The boisterous response that Hopper's performance received, with players from both teams reportedly standing on their seats to applaud afterward, convinced him to make the poem part of his traveling act. For more than 40 years, Hopper recited "Casey" in theaters across the country, reaping greater success with it than Thayer, who wouldn't be unequivocally acknowledged as the poem's author until decades later. Hopper's performance survives in the form of a 1906 recording (below) and, most notably, as a rare talkie short film from 1922.
Hopper's oratorical style may be a little melodramatic for modern audiences, with his mouth quivering theatrically as he sobs through the clinching line: "But there is no joy in Mudville—mighty Casey has struck out." But it would have fit in seamlessly on the vaudeville stage at the time.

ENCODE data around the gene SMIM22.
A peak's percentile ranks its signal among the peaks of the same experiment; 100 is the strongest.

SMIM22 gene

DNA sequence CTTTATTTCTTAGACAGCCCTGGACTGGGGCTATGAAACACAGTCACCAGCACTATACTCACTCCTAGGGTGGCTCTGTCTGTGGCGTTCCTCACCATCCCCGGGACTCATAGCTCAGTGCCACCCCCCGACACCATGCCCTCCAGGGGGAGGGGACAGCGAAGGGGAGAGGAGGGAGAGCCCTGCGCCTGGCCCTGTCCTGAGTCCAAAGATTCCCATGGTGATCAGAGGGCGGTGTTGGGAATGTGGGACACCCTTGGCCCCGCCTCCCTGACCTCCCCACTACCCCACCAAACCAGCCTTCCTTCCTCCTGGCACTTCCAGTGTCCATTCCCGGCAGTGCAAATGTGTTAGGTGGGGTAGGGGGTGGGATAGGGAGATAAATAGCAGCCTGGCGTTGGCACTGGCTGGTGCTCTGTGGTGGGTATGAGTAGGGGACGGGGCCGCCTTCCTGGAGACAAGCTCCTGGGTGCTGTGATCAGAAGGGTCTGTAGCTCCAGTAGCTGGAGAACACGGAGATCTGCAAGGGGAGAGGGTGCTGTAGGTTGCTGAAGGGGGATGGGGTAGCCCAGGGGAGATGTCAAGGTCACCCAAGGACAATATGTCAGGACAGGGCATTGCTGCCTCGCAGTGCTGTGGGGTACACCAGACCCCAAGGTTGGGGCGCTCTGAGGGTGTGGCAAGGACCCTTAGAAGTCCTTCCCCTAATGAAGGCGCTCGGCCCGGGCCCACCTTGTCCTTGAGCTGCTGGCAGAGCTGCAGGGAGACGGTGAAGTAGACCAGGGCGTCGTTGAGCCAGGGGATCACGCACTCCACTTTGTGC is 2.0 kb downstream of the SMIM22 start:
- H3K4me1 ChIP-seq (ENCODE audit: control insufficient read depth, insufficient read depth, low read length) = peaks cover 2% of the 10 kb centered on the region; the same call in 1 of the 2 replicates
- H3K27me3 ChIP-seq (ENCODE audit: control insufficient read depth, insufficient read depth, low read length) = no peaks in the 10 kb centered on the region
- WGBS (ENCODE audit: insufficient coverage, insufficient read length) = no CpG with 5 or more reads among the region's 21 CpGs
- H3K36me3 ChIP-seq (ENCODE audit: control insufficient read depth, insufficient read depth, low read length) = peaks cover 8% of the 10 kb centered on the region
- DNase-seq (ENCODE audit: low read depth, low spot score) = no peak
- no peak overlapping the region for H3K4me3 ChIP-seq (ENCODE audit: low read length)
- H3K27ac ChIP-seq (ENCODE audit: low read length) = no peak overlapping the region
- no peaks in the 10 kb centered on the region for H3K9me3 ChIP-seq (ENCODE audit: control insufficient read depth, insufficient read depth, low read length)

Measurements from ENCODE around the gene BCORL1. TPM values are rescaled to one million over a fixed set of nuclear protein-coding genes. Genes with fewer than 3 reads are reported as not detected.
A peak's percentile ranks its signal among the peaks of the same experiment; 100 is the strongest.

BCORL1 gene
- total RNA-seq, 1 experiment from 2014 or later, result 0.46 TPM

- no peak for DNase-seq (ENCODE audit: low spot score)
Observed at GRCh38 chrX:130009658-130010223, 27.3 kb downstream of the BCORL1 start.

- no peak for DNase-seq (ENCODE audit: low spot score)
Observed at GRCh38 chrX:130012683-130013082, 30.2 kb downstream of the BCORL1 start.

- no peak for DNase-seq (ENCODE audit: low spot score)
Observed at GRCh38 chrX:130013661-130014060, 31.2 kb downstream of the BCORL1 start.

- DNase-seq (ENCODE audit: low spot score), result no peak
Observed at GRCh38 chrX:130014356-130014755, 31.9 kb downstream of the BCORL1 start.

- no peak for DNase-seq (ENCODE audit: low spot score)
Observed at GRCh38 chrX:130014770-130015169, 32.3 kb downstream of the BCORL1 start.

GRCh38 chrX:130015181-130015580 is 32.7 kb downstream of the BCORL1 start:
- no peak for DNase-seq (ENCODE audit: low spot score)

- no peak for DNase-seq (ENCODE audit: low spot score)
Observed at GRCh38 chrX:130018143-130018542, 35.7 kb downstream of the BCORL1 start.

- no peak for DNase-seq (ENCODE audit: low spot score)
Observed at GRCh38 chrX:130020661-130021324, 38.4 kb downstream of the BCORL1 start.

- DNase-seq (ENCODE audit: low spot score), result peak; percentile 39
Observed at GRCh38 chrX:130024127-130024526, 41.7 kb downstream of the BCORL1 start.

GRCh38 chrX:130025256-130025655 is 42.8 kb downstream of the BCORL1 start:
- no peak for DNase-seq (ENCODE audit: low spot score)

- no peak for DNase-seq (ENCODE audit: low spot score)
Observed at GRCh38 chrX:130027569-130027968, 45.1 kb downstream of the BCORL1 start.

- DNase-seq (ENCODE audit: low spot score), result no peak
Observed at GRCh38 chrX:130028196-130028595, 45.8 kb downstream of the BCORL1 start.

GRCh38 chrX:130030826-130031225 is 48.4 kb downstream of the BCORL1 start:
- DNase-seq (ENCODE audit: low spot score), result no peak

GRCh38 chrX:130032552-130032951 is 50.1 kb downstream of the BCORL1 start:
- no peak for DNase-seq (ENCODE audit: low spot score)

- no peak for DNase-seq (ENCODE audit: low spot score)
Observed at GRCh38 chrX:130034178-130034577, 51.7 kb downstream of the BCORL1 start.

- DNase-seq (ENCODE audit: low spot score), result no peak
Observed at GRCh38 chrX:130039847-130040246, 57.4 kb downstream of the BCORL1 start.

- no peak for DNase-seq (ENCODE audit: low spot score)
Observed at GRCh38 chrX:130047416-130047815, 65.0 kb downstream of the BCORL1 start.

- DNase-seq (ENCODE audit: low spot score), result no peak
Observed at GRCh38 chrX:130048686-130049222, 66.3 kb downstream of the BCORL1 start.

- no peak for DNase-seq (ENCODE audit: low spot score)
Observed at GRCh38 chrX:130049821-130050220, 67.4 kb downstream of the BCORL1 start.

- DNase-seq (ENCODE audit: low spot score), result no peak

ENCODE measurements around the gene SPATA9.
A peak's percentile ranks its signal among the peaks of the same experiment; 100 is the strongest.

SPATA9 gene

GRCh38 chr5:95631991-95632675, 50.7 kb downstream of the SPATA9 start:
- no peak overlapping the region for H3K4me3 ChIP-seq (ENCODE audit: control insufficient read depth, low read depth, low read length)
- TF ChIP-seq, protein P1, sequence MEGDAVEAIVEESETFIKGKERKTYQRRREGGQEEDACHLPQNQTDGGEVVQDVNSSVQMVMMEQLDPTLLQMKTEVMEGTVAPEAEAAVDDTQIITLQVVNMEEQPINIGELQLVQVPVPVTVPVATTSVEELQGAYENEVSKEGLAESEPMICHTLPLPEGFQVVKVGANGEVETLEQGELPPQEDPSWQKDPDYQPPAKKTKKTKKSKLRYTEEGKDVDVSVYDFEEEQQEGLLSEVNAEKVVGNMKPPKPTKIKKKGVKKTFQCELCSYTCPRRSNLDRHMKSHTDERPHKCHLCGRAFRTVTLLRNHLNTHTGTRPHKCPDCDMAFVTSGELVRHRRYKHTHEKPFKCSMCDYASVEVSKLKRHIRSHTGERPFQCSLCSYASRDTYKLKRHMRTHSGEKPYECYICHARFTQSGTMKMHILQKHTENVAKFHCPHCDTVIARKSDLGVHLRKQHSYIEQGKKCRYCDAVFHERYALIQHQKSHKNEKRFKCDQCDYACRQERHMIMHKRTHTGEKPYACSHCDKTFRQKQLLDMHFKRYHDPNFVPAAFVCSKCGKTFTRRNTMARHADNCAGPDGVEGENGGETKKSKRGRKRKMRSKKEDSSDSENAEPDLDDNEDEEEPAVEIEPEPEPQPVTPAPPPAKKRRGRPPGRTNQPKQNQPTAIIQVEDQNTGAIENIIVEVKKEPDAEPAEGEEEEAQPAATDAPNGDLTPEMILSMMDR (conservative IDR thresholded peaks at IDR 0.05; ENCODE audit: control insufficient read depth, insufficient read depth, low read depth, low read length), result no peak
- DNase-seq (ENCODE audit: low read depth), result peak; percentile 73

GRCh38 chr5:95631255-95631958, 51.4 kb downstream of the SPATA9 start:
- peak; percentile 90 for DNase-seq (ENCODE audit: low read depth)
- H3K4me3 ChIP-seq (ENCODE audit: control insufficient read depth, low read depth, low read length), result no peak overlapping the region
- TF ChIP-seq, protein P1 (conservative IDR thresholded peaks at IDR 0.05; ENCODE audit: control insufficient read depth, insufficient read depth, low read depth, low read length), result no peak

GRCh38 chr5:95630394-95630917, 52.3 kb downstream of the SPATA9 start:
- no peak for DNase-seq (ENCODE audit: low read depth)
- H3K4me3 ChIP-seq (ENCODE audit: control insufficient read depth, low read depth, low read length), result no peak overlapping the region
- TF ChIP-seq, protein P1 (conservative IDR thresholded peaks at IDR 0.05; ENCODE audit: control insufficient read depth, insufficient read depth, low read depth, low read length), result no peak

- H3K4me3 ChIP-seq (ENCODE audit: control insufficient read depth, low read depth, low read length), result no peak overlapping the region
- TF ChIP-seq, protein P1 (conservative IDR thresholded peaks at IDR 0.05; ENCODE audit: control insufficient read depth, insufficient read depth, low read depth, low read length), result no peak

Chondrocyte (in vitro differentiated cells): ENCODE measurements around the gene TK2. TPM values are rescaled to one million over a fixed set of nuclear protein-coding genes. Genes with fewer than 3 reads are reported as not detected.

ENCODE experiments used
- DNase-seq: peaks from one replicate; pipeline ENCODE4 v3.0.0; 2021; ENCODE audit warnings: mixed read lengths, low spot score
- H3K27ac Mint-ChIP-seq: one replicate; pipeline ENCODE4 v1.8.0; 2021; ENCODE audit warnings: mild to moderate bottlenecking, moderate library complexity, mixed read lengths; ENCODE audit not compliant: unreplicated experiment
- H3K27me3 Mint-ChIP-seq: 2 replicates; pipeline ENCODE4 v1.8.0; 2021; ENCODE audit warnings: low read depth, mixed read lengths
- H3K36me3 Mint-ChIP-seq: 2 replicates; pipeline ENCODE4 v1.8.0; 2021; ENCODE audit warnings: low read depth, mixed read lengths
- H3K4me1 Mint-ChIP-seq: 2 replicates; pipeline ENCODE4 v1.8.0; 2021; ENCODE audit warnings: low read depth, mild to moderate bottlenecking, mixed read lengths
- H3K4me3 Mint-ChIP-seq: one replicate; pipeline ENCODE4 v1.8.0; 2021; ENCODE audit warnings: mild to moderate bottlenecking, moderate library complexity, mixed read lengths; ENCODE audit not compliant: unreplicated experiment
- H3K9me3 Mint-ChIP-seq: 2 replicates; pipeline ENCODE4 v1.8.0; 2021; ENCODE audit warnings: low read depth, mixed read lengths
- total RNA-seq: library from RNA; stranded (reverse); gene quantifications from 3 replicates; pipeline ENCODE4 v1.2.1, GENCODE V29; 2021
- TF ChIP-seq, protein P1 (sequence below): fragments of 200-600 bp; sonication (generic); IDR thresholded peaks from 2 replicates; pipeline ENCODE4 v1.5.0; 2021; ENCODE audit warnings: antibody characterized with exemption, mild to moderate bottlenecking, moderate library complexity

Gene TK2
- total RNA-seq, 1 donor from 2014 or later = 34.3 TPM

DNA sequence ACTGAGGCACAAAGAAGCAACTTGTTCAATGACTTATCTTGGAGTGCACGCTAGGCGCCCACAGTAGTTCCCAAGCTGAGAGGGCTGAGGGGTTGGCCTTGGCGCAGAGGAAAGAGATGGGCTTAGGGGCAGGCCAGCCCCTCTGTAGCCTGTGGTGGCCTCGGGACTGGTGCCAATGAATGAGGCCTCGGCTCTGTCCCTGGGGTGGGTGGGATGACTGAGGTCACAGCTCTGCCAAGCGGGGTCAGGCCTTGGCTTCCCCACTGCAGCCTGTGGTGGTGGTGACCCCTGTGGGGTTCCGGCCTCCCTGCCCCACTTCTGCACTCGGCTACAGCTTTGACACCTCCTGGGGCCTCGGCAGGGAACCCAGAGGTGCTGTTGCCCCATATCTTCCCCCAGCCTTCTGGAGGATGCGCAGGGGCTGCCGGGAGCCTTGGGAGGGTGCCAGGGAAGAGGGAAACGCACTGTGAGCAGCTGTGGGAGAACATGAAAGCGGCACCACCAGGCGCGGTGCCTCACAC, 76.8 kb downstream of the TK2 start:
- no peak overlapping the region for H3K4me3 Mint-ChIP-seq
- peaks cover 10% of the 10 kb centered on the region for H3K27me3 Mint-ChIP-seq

Few American poems have survived as long in the popular imagination as "Casey at the Bat." Prominent sportswriters from Grantland Rice to Frank Deford have fleshed out Casey's life before and after his fateful strikeout, while authors like T.S. Eliot ("Growltiger's Last Stand") and Ray Bradbury ("Ahab at the Helm") used Thayer's ballad as inspiration in their own work. Walt Disney Productions issued two cartoon shorts based on "Casey": one a humorous rendering of the poem, and the other a strange sequel in which Casey assembles his nine daughters into an all-women's team, and then reenacts his infamous at-bat as a cross-dressing pinch hitter.
The film adaptations are no less bizarre. As Martin Gardiner notes in The Annotated Casey at the Bat, the 1927 silent-movie version is best known for a scene in which Casey, played by the rotund comic actor Wallace Beery, swats a one-handed homerun while clutching a full beer mug in the other; the ball travels so far that the outfielder has to fetch it on a horse. In a 1985 TV version, a 47-year-old Elliott Gould improbably portrays Casey, leaving little doubt as to why the aging, muscle-deficient slugger failed to deliver in the clutch.